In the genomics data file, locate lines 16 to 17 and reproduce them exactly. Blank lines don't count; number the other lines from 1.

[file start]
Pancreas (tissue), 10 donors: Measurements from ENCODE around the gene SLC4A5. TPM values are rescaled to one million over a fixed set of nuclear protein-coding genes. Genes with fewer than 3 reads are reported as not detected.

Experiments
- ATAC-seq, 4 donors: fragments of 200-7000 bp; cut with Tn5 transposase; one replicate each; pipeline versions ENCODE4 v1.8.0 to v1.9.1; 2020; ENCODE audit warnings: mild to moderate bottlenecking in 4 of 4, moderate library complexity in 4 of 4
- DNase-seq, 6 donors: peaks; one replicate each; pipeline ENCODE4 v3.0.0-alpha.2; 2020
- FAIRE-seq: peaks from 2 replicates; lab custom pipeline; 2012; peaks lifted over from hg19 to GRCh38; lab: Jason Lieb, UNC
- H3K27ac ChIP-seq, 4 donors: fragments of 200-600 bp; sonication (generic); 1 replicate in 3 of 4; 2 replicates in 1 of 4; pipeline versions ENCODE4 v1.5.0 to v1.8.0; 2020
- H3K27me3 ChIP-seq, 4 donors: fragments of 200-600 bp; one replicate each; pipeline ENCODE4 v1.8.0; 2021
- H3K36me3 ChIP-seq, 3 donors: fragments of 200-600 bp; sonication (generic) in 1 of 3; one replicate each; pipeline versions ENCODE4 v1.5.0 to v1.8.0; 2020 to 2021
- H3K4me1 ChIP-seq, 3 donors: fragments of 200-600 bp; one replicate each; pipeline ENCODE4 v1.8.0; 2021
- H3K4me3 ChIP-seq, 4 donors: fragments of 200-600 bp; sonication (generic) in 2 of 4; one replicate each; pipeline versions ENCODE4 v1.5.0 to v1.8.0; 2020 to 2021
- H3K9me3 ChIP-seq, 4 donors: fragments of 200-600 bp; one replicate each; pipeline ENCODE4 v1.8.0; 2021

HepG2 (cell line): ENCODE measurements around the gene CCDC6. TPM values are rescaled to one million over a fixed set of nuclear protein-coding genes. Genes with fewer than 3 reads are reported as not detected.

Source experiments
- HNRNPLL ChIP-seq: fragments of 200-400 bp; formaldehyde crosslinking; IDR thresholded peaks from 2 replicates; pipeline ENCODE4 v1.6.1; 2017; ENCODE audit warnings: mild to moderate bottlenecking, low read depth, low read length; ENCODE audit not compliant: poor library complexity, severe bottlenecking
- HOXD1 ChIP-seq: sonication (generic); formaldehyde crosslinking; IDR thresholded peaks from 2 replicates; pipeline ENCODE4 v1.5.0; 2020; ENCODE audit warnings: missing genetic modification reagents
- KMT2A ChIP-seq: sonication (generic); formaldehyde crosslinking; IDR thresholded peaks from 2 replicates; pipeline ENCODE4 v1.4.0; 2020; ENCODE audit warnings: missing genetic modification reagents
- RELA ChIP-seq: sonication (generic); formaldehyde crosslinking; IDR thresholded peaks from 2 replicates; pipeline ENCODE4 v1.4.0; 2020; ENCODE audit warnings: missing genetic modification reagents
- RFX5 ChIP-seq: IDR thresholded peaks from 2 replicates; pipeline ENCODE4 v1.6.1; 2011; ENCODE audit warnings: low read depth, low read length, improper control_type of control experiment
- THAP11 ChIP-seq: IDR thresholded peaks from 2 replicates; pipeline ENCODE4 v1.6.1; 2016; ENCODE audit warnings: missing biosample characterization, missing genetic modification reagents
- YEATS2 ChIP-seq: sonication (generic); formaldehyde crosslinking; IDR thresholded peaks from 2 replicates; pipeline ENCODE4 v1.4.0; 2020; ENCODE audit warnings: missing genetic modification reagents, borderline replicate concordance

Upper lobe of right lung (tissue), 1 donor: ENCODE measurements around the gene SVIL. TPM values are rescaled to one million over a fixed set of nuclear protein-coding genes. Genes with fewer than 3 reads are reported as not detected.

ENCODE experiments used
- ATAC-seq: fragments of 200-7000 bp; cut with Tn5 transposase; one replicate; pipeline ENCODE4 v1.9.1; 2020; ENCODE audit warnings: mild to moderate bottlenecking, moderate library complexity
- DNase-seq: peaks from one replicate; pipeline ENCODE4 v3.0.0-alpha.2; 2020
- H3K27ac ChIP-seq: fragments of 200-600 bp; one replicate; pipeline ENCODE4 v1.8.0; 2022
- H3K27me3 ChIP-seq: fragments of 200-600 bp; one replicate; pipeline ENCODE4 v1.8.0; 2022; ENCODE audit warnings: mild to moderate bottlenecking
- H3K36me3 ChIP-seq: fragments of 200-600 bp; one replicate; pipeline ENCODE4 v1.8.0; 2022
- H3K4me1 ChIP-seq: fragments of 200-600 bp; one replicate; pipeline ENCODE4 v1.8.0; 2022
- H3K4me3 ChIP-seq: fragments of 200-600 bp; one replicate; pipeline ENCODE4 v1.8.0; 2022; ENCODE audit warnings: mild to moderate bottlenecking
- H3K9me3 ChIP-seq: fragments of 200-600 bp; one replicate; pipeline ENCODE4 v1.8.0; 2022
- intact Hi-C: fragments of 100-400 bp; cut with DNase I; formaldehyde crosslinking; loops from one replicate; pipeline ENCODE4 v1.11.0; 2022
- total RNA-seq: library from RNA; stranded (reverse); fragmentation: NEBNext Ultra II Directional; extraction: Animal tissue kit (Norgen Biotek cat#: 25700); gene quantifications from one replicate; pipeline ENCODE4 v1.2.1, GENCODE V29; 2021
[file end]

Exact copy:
- KMT2A ChIP-seq: sonication (generic); formaldehyde crosslinking; IDR thresholded peaks from 2 replicates; pipeline ENCODE4 v1.4.0; 2020; ENCODE audit warnings: missing genetic modification reagents
- RELA ChIP-seq: sonication (generic); formaldehyde crosslinking; IDR thresholded peaks from 2 replicates; pipeline ENCODE4 v1.4.0; 2020; ENCODE audit warnings: missing genetic modification reagents